Medina House - Pupil hits Tubular Bells (Medina House Pupil hitting Tubular Bells

Percussion Play Outdoor Musical Instruments in the playground offer blind or partially sighted children the opportunity to explore musical sound and awareness. The instruments are simple to play and enable creative experimentation and tactile exploration. They encourage the use of motor skills, developing coordination whilst stimulating the imagination. For children with very limited movement, the placing of their hands on the vibrating lids of our drums or anywhere on the Emperor Chimes or Tubular Bells, can elicit a positive response as the vibrations travel through the child's skin. Varying the pressure and volume of the beat will enhance the sensory experience for them. For children and adolescents with cerebral palsy, playing music may be an effective way to stimulate speech development and communication skills, express emotions, develop a sense of rhythm and provide opportunity for physical, cognitive and motor development whilst creating an environment for socialisation and fun.

Music is a tool that is used in pain management and healing for children undergoing medical procedures and as a comfort for those who have suffered a traumatic experience, making Percussion Play ideal for the gardens and outdoor areas of hospices, hospitals and therapy centres. Music is a healer and the enjoyment and stimulation of music, either as a participatory activity, or as relaxation, provides a wonderful, albeit temporary, distraction from the daily pain and discomfort of their condition.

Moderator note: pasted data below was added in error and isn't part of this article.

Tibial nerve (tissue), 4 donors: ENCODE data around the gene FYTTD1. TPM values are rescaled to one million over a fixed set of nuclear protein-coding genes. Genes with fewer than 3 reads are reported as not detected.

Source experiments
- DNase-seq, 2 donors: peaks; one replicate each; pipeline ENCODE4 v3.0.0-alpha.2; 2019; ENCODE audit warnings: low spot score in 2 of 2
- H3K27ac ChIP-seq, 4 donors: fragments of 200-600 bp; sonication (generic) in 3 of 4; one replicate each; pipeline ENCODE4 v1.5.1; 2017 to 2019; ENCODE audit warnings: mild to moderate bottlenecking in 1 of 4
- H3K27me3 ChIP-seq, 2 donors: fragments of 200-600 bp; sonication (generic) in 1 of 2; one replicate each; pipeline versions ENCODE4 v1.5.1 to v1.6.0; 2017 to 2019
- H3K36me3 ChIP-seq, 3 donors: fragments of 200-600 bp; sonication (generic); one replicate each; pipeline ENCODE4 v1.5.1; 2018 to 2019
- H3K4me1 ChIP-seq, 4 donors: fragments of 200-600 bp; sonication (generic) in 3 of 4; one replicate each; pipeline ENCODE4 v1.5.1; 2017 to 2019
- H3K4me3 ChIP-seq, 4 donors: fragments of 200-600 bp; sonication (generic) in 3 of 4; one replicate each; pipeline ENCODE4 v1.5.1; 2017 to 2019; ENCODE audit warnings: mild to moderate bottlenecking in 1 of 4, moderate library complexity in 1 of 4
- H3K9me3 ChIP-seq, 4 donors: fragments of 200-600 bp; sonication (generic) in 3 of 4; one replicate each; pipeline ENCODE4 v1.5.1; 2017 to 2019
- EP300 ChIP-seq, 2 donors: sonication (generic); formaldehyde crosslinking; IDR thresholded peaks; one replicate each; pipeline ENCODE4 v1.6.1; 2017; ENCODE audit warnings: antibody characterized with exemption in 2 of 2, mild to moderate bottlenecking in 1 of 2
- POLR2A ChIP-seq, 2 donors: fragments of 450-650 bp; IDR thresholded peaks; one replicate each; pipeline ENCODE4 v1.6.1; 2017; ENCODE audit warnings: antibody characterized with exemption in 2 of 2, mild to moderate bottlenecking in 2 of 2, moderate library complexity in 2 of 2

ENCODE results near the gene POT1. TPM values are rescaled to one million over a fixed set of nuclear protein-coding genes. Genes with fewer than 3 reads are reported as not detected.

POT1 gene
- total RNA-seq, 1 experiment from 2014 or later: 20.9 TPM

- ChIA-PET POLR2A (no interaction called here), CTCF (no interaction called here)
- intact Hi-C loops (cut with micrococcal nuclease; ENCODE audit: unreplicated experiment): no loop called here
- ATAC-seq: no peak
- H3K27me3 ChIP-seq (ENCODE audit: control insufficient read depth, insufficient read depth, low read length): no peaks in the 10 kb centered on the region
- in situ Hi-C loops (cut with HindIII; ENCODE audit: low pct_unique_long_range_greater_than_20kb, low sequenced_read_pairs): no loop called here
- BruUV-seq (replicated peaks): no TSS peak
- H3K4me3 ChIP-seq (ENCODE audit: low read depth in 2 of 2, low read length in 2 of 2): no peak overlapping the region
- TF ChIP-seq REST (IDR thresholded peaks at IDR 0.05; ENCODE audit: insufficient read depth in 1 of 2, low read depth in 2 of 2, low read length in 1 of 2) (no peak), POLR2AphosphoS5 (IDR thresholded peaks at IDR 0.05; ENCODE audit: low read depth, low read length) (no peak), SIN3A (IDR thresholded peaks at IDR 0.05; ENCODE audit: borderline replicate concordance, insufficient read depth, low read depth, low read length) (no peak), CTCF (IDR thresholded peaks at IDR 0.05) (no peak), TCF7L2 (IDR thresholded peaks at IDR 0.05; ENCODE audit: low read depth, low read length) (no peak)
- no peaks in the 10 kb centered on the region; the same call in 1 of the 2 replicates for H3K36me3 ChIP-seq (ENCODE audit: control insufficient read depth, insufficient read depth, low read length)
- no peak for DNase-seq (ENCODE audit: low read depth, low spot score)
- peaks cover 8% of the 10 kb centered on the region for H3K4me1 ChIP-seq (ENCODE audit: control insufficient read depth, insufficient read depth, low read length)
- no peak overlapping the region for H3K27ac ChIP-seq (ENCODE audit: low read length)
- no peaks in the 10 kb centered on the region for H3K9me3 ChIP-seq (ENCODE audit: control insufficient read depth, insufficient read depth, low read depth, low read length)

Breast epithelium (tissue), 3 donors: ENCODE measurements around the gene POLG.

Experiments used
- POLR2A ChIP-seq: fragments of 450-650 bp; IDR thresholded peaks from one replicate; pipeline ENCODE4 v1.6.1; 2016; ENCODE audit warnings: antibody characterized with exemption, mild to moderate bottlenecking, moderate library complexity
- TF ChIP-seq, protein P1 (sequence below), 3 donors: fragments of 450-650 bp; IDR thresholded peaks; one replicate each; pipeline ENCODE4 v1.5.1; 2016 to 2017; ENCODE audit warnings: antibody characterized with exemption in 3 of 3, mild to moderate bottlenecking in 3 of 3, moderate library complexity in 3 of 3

Medina House - Feeling the Tubular Bells Vibration (Medina House Feeling the Tubular Bells Vibration

Percussion Play outdoor musical instruments can be installed individually or in groups. So, in addition to musical benefits, playing in an ensemble is useful for working on concepts such as cooperation with others, coordination, and a sense of accomplishment. Making music and singing songs together in a group can build a harmonious cooperative spirit of support and encouragement for everyone. Children who experience severe obstacles in forming relationships with other children, adults and their environment can achieve security and joy in making music.

Floor Piano (no players)

To see, hear and play musical instruments is an important cultural experience for every child. We aim to make Percussion Play accessible to all and try to consider the individual needs of all players including wheelchair users and those with special needs. The outdoor musical instruments can be installed at varying heights and in numerous arrangements, can be supplied with beaters to suit individual needs and are available in bright stimulating colours.

Sonora (600x600 Sonora

We are always happy to discuss individual needs or specific requirements – so please call or email the Percussion Play team; we’d love to talk to you.